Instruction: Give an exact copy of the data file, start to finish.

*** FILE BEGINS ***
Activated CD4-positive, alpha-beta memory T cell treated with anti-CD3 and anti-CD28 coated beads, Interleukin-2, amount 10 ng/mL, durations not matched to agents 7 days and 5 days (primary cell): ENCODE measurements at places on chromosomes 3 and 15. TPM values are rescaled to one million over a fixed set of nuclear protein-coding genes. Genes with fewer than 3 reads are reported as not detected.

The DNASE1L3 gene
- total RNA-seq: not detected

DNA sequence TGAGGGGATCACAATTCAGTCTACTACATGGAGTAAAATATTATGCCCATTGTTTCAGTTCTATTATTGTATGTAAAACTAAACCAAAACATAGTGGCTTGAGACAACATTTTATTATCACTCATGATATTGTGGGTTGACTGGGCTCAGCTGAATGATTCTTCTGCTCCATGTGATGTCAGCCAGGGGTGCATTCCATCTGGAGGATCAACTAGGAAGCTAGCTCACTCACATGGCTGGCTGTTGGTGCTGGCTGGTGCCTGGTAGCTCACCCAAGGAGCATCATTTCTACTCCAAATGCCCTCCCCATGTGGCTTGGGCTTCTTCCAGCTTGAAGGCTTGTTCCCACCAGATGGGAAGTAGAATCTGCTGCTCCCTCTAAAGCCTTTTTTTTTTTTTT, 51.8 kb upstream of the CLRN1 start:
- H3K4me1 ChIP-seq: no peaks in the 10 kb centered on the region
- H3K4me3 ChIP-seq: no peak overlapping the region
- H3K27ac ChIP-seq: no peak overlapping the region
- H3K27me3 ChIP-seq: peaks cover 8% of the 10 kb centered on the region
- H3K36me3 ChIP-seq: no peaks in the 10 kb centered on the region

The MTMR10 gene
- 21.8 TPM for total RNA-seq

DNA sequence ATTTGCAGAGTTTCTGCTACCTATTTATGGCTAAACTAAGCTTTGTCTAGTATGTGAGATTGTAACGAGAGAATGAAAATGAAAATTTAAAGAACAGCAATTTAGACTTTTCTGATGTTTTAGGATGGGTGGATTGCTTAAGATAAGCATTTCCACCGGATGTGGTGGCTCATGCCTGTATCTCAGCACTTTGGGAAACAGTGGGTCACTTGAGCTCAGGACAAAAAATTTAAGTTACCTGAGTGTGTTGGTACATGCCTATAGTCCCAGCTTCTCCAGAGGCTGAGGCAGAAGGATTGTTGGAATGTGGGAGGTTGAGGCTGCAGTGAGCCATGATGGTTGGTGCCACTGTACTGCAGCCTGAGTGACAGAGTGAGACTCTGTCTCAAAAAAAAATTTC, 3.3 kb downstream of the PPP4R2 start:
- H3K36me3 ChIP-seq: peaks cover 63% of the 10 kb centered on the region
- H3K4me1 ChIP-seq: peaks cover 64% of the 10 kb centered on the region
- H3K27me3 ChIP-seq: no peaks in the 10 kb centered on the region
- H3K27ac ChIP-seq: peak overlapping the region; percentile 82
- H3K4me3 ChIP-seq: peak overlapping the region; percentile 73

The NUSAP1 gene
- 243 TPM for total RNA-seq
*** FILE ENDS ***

Activated CD4-positive, alpha-beta memory T cell treated with anti-CD3 and anti-CD28 coated beads, Interleukin-2, amount 10 ng/mL, durations not matched to agents 7 days and 5 days (primary cell): ENCODE measurements at places on chromosomes 3 and 15. TPM values are rescaled to one million over a fixed set of nuclear protein-coding genes. Genes with fewer than 3 reads are reported as not detected.

The DNASE1L3 gene
- total RNA-seq: not detected

DNA sequence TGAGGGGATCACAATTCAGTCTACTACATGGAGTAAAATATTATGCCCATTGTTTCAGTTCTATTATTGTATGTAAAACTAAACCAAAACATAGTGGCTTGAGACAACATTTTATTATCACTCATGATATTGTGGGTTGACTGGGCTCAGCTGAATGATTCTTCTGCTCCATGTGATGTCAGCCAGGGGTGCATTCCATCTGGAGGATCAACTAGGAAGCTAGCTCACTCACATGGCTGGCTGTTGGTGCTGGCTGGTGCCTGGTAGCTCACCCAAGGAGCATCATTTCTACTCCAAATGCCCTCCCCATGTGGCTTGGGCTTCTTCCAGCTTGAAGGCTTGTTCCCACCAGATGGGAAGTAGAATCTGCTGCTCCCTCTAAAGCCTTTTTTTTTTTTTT, 51.8 kb upstream of the CLRN1 start:
- H3K4me1 ChIP-seq: no peaks in the 10 kb centered on the region
- H3K4me3 ChIP-seq: no peak overlapping the region
- H3K27ac ChIP-seq: no peak overlapping the region
- H3K27me3 ChIP-seq: peaks cover 8% of the 10 kb centered on the region
- H3K36me3 ChIP-seq: no peaks in the 10 kb centered on the region

The MTMR10 gene
- 21.8 TPM for total RNA-seq

DNA sequence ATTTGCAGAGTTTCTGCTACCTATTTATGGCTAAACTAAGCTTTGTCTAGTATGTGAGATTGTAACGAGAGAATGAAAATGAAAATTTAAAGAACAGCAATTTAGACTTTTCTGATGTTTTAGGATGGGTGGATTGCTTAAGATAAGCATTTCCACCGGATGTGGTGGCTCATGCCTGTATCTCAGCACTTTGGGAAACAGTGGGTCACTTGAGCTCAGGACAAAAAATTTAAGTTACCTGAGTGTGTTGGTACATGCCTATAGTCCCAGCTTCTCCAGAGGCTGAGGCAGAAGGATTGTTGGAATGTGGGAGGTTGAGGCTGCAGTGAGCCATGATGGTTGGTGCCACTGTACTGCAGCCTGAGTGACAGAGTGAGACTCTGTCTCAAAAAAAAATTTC, 3.3 kb downstream of the PPP4R2 start:
- H3K36me3 ChIP-seq: peaks cover 63% of the 10 kb centered on the region
- H3K4me1 ChIP-seq: peaks cover 64% of the 10 kb centered on the region
- H3K27me3 ChIP-seq: no peaks in the 10 kb centered on the region
- H3K27ac ChIP-seq: peak overlapping the region; percentile 82
- H3K4me3 ChIP-seq: peak overlapping the region; percentile 73

The NUSAP1 gene
- 243 TPM for total RNA-seq